If you judge damage may occur you do not have to test. Testing TP has a high rate of valve leaks afterwards. If you do not test it you are required to say “not inspected” and specify a reason why per Departure Rules.
(A) An inspector may depart from the inspection of a component or system required by the standards of practice only if:
(v) the inspector reasonably determines that conditions or materials are hazardous to the health or safety of the inspector;
(vi) in the reasonable judgment of the inspector, the actions of the inspector may cause damage to the property.
(B) If an inspector departs from the inspection of a component or system required by the standards of practice, the inspector shall:
(i) notify the client at the earliest practical opportunity that the component or system will not be inspected; and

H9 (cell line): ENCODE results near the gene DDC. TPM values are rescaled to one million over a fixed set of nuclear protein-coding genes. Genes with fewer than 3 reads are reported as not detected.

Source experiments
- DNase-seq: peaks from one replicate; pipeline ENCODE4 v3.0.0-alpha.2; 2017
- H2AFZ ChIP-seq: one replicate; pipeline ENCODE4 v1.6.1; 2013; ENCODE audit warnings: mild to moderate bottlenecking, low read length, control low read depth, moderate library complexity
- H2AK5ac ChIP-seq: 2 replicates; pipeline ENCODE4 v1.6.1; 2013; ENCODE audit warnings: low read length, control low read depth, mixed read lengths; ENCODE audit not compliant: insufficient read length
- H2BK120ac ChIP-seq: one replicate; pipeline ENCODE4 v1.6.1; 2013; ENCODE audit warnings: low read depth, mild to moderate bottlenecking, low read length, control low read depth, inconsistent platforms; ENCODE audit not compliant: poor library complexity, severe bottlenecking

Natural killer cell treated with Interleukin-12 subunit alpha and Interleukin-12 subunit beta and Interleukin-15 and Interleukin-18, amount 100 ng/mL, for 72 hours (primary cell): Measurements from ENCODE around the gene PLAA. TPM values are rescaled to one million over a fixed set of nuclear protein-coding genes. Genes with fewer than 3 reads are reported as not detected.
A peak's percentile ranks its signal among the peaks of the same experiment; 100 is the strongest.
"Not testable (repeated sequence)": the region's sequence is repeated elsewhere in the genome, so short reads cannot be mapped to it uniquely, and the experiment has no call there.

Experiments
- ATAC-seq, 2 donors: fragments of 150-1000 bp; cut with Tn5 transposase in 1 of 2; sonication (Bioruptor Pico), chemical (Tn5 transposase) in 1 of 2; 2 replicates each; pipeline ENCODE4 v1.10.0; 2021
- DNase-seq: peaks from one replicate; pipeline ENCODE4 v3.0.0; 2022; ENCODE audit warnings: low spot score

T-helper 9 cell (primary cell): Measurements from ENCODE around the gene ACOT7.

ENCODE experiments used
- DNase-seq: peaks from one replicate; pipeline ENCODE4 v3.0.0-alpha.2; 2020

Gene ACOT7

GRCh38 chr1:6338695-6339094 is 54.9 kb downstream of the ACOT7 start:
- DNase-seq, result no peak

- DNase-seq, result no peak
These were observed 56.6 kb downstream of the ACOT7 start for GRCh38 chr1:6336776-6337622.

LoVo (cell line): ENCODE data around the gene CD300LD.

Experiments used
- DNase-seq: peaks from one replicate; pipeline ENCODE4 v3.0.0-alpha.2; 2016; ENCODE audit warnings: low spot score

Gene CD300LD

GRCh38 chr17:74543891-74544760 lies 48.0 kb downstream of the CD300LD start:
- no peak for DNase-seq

(ii) make an appropriate notation on the inspection report form, stating the reason the component or system was not inspected.
© If the inspector routinely departs from inspection of a component or system required by the standards of practice, and the inspector has reason to believe that the property being inspected includes that component or system, the earliest practical opportunity for the notice required by this subsection is the first contact the inspector makes with the prospective client.
Some argue the earliest moment to notify the client is immediately, however I just do it in report. “The water heater TP valve was not tested to avoid causing a leak.”
The departure rule is the most important item to comply with.
I very rarely test one. I suspect 50% will leak. I have never had a complaint on it.